ATG Caught My Eye: “Private Lives, Public Faces: On What’s Revealed by Hannah Arendt’s Archives”

by | Jun 12, 2021 | 0 comments

Private Lives, Public Faces: On What’s Revealed by Hannah Arendt’s Archives highlights the use and value of the archive dedicated to the influential Political Theorist Hannah Arendt.

(This article is by Samantha Rose Hill and it appears on the Literary Hub website.)

“Libraries, as Hannah Arendt well knew, can be dangerous places. In 1933 she was arrested by the Gestapo one afternoon leaving the Prussian State Library on her way to meet her mother for lunch. Her friend, Kurt Blumenfeld, had asked her to collect anti-Semitic statements from newspapers, journals, and speeches for the German Zionist Organization. At the time, this was an illegal activity the Nazis called “horror propaganda.

The collection of materials was to be sent to foreign press offices and world leaders, to show how dire the situation in Germany had grown, and used at the 18th Zionist Congress that summer in Prague. For several weeks, Arendt sat in the library sifting through newspaper articles and statements from all kinds of professional clubs and organizations. And then, one afternoon, as she was leaving, she was arrested. A librarian had reported her unusual reading activity to the GestapoWhat use does an academic have with so many newspapers?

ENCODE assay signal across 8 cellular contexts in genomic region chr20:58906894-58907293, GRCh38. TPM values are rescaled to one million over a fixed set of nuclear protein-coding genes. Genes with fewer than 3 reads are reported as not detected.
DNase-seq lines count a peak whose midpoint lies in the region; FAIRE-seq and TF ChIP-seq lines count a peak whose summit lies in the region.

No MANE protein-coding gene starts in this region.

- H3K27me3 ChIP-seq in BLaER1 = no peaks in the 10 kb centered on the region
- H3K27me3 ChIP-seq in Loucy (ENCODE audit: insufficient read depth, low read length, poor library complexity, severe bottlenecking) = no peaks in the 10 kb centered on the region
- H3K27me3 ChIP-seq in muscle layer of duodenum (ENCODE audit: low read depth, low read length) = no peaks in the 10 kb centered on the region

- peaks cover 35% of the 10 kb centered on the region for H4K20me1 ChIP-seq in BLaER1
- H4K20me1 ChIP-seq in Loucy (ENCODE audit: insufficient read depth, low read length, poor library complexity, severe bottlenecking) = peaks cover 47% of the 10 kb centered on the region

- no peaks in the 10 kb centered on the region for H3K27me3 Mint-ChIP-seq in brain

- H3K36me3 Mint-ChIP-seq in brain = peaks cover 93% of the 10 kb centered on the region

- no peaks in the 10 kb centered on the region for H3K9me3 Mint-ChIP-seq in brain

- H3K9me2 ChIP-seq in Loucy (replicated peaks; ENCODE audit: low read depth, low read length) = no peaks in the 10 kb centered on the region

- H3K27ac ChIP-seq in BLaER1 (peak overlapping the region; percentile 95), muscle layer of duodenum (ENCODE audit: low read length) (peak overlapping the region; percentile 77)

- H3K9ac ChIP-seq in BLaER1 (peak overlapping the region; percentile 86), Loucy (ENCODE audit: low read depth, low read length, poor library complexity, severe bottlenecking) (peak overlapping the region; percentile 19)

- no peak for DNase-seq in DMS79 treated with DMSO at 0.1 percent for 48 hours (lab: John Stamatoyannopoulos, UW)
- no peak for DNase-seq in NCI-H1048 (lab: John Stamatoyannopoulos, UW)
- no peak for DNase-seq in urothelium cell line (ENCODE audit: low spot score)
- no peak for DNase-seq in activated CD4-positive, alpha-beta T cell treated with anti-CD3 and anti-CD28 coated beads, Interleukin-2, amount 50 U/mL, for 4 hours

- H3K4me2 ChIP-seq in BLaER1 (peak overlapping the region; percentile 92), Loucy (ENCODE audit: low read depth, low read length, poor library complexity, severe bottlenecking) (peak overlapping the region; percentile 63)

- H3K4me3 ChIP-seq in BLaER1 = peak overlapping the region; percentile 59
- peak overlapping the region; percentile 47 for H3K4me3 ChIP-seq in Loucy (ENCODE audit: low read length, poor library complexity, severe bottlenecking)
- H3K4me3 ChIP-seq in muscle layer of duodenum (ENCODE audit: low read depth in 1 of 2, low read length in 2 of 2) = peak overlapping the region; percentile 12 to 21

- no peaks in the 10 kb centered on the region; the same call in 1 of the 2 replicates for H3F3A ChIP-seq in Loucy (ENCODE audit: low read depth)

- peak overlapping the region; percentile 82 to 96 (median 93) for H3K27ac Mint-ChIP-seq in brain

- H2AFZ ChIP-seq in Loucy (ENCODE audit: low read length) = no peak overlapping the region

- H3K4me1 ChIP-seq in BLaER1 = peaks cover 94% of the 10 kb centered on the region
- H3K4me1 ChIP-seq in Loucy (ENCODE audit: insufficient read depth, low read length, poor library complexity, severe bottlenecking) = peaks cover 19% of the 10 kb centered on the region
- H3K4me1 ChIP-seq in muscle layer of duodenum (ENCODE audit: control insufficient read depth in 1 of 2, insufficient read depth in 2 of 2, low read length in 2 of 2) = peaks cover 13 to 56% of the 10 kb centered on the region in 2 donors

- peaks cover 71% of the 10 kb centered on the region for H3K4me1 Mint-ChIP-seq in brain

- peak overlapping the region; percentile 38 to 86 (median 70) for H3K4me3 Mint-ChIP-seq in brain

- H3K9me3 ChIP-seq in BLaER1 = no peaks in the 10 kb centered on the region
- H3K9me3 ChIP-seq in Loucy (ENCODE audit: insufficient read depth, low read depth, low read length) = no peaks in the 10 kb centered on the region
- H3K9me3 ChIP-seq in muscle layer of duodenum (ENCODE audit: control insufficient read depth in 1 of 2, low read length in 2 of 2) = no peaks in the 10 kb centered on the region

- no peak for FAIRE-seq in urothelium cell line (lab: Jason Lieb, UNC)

Arendt was detained for eight days before being released by pure luck, as she would later say, knowing full well what was happening to other people who had been arrested, disappeared in cellars, murdered, and transported to camps. The night of her release, she gathered her friends and drank until the early hours of the morning. As the sun began to rise, she and her mother Martha fled, taking little with them.

Among her belongings was a folder that contained her birth certificate, her diploma from the University of Heidelberg, a self-portrait titled The Shadows, a copy of Love and Saint Augustine, the manuscript for Rahel Varnhagen, which was to be her habilitation (second book for a teaching position in Germany), marriage documents, and 21 poems she wrote between 1923 and 1926. She held on to these private artifacts of her experience and inner life during nearly eight years of exile in Paris before escaping to the United States, which are now neatly tucked away in Container 79, Folder “Miscellany: Poems and Stories, 1925-1942 and Undated” in the United States Library of Congress in Washington, DC

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